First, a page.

Collabora developers also keep fixing and improving our lovely mother project LibreOffice. As all the good work requires some appreciation, let’s take a look at what the seasoned developers of the Collabora team and the volunteer contributors from our community have been doing during the last 2 weeks.

Week in Numbers

On the Collabora Online code repository in the last week, 11 authors have pushed 42 commits to master and 72 commits to all branches. On master, 48 files have changed and there have been 1,567 additions and 835 deletions.

Screenshot of GitHub Pulse for Collabora Online
Development Activity on Collabora Online GitHub Repository from February 15, 2021 to February 22, 2021

New Contributors

Congratulations to Gianni154, Samuel, sowoi, oiselarius and SerjSX for reporting their first issues and improvement requests on our GitHub repository!

  • Thanks to Gianni154 for reporting multiple issues around the iOS app such as the comment function not working properly while the keyboard is active[0], thus giving us the opportunity to improve the experience for our users on iOS even further.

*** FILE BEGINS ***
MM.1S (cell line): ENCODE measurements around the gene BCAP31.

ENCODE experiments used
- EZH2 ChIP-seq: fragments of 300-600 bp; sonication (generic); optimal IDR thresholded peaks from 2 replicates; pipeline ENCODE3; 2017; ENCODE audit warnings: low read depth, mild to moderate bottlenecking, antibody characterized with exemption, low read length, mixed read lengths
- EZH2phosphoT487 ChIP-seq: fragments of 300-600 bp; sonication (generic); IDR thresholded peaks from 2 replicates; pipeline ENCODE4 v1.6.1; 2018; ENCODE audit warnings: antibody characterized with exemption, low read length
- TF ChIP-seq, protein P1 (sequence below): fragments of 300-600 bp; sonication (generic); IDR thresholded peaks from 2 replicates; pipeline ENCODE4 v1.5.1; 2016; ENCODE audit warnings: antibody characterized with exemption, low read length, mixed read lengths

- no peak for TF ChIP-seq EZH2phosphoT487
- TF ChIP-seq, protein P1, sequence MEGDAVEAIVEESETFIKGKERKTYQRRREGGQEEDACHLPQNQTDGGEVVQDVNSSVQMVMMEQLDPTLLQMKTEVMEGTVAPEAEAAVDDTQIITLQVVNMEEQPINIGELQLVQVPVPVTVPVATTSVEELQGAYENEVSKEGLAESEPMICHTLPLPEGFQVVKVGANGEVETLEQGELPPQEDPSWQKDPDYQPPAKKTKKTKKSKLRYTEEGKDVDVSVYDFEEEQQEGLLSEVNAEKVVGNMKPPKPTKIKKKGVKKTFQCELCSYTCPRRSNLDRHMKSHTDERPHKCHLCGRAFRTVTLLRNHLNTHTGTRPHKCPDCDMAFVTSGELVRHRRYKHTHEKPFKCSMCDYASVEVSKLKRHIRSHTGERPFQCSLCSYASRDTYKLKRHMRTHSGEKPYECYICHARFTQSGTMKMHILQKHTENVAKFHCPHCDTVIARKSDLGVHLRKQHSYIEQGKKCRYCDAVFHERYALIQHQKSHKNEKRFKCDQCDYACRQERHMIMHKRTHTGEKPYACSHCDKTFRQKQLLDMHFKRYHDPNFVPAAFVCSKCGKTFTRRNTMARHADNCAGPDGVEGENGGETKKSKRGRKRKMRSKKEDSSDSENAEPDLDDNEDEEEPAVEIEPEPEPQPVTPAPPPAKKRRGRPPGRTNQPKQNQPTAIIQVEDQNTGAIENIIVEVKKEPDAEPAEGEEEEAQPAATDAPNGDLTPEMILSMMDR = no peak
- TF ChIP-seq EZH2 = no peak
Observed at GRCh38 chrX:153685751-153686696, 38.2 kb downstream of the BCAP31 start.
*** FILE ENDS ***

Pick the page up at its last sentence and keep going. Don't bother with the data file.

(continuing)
• Thanks to Samuel for opening an enhancement request to add the Libertinus Font to the CODE docker image, thus letting us know about the preferences of our users on certain configurations.
  • Thanks to sowoi for reporting that empty menus are being shown even when all of their items are disabled on certain integrations, thus giving us the opportunity to improve the user experince of Collabora Online even more.
  • Thanks to oiselarius for letting us know about issues encountered while opening files with the iOS app which reside on some cloud storage services.
  • Thanks to SerjSX for reporting a potential issue on the Android app, and then helping triage the issue which turned out to be a false positive.

Thank you all, and welcome aboard! 🙂

Join the fun!

You can also join the fun, and be part of our next list of new contributors! 🙂

Just go to our GitHub repo, fork it, build it (on Linux or on any platform), grab one of our newcomer-friendly easy hacks, and send your first pull request. And if you get stuck at any point, just drop by one of our communication channels. 😉